"She died from sleeping pills.  It's common at this hotel."  He then looked in the purse, and turned to the nearest gloved agent, holding it open.  "I suppose that's evidence, eh?"  The agent reached in and produced an empty prescription bottle from the purse.

The HazMat and FBI scientists who were examining the envelope held up the note that it had contained.  One of them mentioned that it smelled like pipe tobacco and lilacs.  He turned around and read it out loud: "I'm sorry, my love.  I won't forget you."

Sunday, January 3, 2021

A Personal History of Intention

I don't remember it, but a little while after I emerged from my mother, I wanted to swallow.  I was hungry.  I probably cried.  As if by magic, this huge warm boob showed up and I found myself getting the nipple in my mouth and sucking milk out. Of course, this is all rather mundane to everyone who can read.  We all know about nursing.  The magic is kind of lost on us though.

The fact is that we don't have any way to build intention into structure.  We can make a machine which, when activated, does something useful.  We can arrange paper and kindling so that when exposed to some heat, it will start a fire.  We can set dominoes up so that when the first one falls into the second, it knocks them all down, one by one, and it's fun to watch.  None of these things express intention other than our own actions.  Our own actions in setting these things up reflect intention but then we step back and there's no physical representation of it.  Intention is magic.

This is a bit of a review of a book I haven't yet finished reading, Becoming Supernatural, by Dr. Joe Dispenza.  He explains that intention has real effects on the physical world, and encourages his readers to use this fact to create joy.  One section describes drawing a letter to represent something you want to happen and then listing details about that potential event, and then listing your positive emotions that will result from that event occurring.  His description is a set of instructions.  He warns the reader not to put a time limit or deadline on the intention.

My first experience following his instructions was based on gaining clarity.  I immediately felt that I gained clarity.  It took me a full day to decide that gaining clarity would be my goal, about 15 minutes to write my lists, and five more minutes to realize that I met my goal.  Twelve hours later, I decided on another intention, and I'm writing this post to describe it.  This morning, I had a conversation with one of my best friends.  He helped me realize that the kind of intention well-suited for use with Dr. Dispenza's instructions is something specific and seemingly not under your control.  For example...

I intend that a great number of people get the feeling around the same time that they feel more fear than they should.  "I'm more afraid than I should be."  I believe that most people are more afraid than they should be, and they don't realize it.  The recent popularization of a virus has caused a great number of people to realize it, but not enough for me.  There are a lot more elements to my intention than the widespread internal thought "I'm more afraid than I should be."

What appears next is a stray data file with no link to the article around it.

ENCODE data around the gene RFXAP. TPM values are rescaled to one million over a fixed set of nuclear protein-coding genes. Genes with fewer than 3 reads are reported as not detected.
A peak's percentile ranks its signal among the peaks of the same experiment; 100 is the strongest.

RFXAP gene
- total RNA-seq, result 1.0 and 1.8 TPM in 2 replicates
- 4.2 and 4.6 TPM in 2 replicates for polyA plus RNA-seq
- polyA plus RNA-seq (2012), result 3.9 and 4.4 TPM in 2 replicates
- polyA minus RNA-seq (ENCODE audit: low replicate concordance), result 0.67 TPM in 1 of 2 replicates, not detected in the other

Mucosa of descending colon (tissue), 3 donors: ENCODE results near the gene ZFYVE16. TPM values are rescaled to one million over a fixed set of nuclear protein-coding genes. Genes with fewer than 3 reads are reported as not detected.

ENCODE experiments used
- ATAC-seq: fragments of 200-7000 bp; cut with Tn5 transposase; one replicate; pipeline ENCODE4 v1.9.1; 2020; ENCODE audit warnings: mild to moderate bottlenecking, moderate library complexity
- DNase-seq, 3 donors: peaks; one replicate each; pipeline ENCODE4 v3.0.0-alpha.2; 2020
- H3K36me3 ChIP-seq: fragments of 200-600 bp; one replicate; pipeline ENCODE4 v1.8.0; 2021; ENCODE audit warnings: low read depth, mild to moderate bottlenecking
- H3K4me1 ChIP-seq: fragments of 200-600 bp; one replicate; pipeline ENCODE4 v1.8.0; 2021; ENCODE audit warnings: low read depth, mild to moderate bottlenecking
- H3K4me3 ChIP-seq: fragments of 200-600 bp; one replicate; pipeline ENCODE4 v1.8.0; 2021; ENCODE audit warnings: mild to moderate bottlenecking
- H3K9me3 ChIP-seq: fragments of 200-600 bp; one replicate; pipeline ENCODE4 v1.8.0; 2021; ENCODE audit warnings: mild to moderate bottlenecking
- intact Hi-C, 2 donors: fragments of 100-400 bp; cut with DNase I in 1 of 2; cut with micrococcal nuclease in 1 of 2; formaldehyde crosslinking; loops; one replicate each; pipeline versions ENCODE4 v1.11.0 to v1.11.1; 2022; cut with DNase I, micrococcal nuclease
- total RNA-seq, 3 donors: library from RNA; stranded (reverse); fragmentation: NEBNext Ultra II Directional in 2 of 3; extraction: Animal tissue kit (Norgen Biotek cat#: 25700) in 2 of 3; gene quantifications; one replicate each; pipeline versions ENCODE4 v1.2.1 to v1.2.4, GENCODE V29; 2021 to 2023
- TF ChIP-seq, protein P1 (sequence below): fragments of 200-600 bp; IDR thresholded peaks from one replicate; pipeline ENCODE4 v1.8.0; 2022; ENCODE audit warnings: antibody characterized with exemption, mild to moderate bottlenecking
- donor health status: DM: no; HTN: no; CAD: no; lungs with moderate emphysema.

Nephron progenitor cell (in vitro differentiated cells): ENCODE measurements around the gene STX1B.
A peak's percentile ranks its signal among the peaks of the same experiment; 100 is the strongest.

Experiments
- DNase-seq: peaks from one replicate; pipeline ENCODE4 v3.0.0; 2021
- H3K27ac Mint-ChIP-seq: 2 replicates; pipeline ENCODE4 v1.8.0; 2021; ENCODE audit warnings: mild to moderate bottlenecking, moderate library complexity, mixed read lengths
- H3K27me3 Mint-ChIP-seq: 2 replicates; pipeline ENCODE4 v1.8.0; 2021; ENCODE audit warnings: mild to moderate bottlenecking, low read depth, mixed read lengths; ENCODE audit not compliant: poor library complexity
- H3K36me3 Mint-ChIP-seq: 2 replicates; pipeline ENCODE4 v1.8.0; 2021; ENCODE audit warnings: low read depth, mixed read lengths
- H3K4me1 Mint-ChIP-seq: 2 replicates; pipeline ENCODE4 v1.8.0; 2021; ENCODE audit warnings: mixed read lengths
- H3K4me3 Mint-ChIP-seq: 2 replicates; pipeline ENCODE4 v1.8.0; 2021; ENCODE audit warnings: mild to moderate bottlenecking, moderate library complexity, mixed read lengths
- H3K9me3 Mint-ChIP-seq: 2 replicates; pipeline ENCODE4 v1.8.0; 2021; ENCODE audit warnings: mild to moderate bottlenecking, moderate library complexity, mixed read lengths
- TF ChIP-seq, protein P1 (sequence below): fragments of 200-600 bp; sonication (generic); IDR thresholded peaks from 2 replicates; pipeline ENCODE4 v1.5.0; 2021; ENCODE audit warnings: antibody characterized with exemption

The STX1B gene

"Why am I so afraid?"  I intend that people will recognize that the feeling (that their fear is inappropriately strong relative to the danger) can only exist because that danger really is weaker than it appears.  This realization will lead them to explore the sources of information about that danger, and apply their critical thinking skills to those sources.  I intend that it will dawn on them (or remind them) that it's much easier to control people when they are filled with fear.  This will lead them to question "Who is saying it's so dangerous?  Do I want them to have this much control over me?"

A great number of people will be asking themselves these questions, and some of them work for large media corporations. They will become more and more sensitive to the fact that their employer is being used to propagandize the public.  Some of them will see doors open to opportunities to provide the public with more objective news, since that is what interested many of them in the first place.  The CEOs of large media corporations will face the choice of continuing to accept contracts to spread propaganda, or telling the truth.  Which path will make more money?  They have to figure that out to stay within the bounds of the law, which requires them to maximize shareholder value.  Some of their (ex-)employees who went through those doors will choose to serve better news to the public. There will be competition.

This is already happening, but I think COVID19 has not (yet) put "I'm more afraid than I should be" into the minds of enough people in a small enough span of time.  I intend to do that myself, but I'd like to have an obvious sign that my intention has been realized.  I haven't yet chosen the metric which will tell me my intention has been realized.  For all I know, it has already been realized and the obviousness of it just isn't yet apparent to me.  I've got it: Someone will say to me, "I realized I shouldn't be so afraid," or something like that.  It just can't be any of you, but I'm sure you can help to make it happen.